Drawing on a few concepts of postcolonialism, including Edward Said’s idea of Orientalism and Stuart Hall’s theory on representation, this article explores the representations of Estonian culture and language in two films by Ingmar Bergman, This Can’t Happen Here (Sånt händer inte här, Sweden, 1950; also known as High Tension) and The Silence (Tystnaden, Sweden, 1963). Through a descriptive textual analysis of the Estonian representational elements in these films, the article suggests that Bergman uses Estonian language and culture to establish a certain kind of Otherness, marking a cultural hegemony and exotifying a new foreign element in post-war Sweden. An additional aim of the article is to present and contextualise the exiled Estonian actors that starred in This Can’t Happen Here, as this has not been done in a scholarly context, and since the film ended up being their only cinematic appearance in their new adopted country.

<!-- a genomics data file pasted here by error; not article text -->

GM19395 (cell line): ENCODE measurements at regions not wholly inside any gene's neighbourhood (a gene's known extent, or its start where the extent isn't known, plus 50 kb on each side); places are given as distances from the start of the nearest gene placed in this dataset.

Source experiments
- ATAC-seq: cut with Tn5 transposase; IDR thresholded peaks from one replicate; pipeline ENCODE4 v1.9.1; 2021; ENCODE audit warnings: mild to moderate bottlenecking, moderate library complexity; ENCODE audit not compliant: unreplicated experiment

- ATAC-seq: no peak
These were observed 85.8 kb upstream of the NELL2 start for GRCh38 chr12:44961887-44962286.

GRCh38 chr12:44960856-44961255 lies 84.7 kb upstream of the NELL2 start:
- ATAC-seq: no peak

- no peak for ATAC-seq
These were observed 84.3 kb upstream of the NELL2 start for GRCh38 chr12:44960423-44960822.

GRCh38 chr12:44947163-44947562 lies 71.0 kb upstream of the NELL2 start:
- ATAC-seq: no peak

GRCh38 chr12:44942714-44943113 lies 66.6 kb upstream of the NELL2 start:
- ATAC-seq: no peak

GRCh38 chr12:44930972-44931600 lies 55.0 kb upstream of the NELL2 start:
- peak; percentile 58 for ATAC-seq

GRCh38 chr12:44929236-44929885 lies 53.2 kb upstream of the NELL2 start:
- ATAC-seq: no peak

The article deals with the extradition of Baltic soldiers from Sweden in 1946 as represented in Per Olov Enquist’s novel The Legionnaires: A Documentary Novel (Legionärerna. En roman om baltutlämningen, 1968) and Johan Bergenstråhle’s film A Baltic Tragedy (Baltutlämningen. En film om ett politiskt beslut Sverige 1945, Sweden, 1970). The theoretical framework is taken from trauma studies and its equivalent within film studies, where trauma is seen as a repeated occurrence of a past event. In this regard, literature and moving images become the means of reaching the traumatic event, a way to relive it. What separates the extradition of the Baltic soldiers from other traumas, such as the Holocaust, is that it functions as a guilt complex related to the failure to prevent the tragedy, which is connected to Sweden’s position of neutrality during World War II and the appeasement of all the warring nations. It is argued that this is a collective trauma created by Enquist’s novel, which blew it into national proportions. However, Bergenstråhle’s film changes the focus of the trauma by downplaying the bad conscience of the Swedes. In this way, the film aims to create new witnesses to the extradition affair. The analysis looks at the reception of both the novel and film in order to explain the two different approaches to the historical event, as well as the two different time periods in which they were produced. The authors argue that the two years that separate the appearance of the novel and the film explain the swing undergone by the political mood of the late 1960s towards a deflated revolution of the early 1970s, when the film arrived on screens nationwide. However, in terms of creating witnesses to the traumatic event, the book and film manage to stir public opinion to the extent that the trauma changes from being slowly effacing to being collectively ‘experienced’ through remembrance. The paradox is that, while the novel still functions as a vivid reminder of the painful aftermath caused by Swedish neutrality during World War II, the film is almost completely forgotten today. The film’s mode of attacking the viewers with an I-witness account, the juxtaposition and misconduct led to a rejection of the narrative by Swedish audiences.